Baseball Joe Around the World - Pitching on a Grand Tour
by Lester Chadwick
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Of course, the Jackies were full of naval slang, and sometimes their talk was utterly unintelligible to the landsmen. At the end of the third inning the Giants had three runs to their credit, while the boys from the navy had nothing.

"Say there, Longneck, we've got to get some runs," howled one Jackie to his mate. "Give 'em a shot from a twelve-inch gun!"

"Aye! aye! Give it 'em."

In the next inning the Jackies took a brace, and, as a consequence, got two runs. Immediately they and their friends began to cheer wildly.

"Down with the pirates!"

"Let's feed 'em to the sharks!"

"A double portion of plum duff for every man on our side who makes a run!" cried one enthusiastic sailor boy.

Several of the Jackies were quite good when it came to batting the ball, but hardly any of them could do any efficient running, for the reason that they got but scant practice while on shipboard. The way that some of them wabbled around the bases was truly amusing, and set the crowd to laughing loudly.

"Our men don't like this running," declared one sailor, who sat watching the contest. "If, instead of running around those bases, you fellows had to climb a mast, you'd see who would come out ahead."

The Jackies managed to get two more runs, due almost entirely to the lax playing of the Giants. This, however, was as far as they were able to go, and, when the game came to an end, the score stood 12 to 5 in favor of the Giants.

A visit to Shanghai followed, where only one game was played, and this by a rally in the last inning went to the All-Americans, thus keeping the total score of won and lost even between the rival teams.

They spent a few more days in sightseeing, and then set sail for the Philippines, glad at the prospect of soon being once more under the flag of their own country.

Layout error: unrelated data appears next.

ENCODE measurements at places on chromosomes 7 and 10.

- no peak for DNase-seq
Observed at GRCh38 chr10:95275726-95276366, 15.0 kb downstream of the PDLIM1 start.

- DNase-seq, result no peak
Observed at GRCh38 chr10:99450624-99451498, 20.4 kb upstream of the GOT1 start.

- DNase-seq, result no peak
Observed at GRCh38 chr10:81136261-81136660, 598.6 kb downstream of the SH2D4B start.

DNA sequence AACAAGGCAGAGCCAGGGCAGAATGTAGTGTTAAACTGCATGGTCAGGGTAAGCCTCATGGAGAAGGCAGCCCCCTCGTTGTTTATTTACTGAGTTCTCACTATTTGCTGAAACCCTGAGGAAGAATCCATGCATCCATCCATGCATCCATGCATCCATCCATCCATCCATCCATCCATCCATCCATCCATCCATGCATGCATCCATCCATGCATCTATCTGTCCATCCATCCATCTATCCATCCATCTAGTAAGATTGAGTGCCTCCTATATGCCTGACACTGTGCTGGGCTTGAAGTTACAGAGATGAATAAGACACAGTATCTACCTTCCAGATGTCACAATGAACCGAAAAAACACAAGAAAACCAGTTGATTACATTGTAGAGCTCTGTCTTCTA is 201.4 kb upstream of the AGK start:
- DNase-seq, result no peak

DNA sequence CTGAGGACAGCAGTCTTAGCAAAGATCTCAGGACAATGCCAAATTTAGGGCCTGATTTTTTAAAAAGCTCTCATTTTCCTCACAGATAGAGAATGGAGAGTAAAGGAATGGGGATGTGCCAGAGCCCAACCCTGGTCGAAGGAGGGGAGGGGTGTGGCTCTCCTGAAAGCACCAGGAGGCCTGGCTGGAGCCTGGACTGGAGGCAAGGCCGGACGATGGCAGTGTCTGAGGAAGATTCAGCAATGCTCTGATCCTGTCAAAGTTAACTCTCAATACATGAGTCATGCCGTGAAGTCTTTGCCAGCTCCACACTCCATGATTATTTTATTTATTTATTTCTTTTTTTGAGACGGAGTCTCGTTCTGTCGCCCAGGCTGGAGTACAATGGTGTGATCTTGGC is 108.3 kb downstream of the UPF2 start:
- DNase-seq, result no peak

"Look at those queer little boats!" exclaimed Mabel, as they stood at the rail while the ship was weighing anchor and looked at the native sampans with their bright colors and lateen sails as they darted to and fro like so many gaudy butterflies.

"What are those things they have on each side of the bow?" asked Clara. "They look like eyes."

"That's what they are," replied Jim, seriously.

Clara looked at him to see if he were joking.

"Honest to goodness, cross my heart, hope to die," returned Jim.

"But why do they put eyes there?" asked Clara, mystified.

"So that the boat can see where it's going," replied Jim.

"Well," said Mabel, with a gasp, "whatever else I take away from this country, I'll have a choice collection of nightmares."

The steamer made splendid weather of the trip to the Philippines, and in a few days they were steaming into Manila bay. Their hearts swelled with pride as they recalled the splendid achievement of Admiral Dewey, when, with his battle fleet, scorning mines and torpedoes, like Farragut at Mobile, he had signaled for "full speed ahead."

"That fellow was the real stuff," remarked Jim.

"As good as they make them," agreed Joe. "And foxy, too. Remember how he kept that cable cut because he didn't want the folks at Washington to queer his game. He had his work cut out and he wasn't going to be interfered with."

"Something like Nelson, when his chief ran up the signal to withdraw," suggested Denton. "He looked at it with that blind eye of his and said he couldn't see it."

"Dewey was a good deal like Nelson," said Joe. "Do you remember how he trod on the corns of that German admiral who tried to butt in?"

"Do I?" said Jim. "You bet I do."

The party met with a warm welcome when they went ashore at Manila. American officers and men from the garrison thronged the dock to meet the veterans of the diamond, whose coming had been widely heralded.

Many of them knew the players personally and all knew them by reputation.

The baseball teams went to their hotel and after they were comfortably settled in their new quarters, the two chums accompanied by the girls went out for a stroll. But they had not gone far before they were startled by excited shouts a little way ahead of them and saw groups of people scattering right and left in wild panic and confusion.

Down the street came a savage figure, running with the speed of a hare, and holding in either hand a knife with which he slashed savagely right and left at all that stood in his way.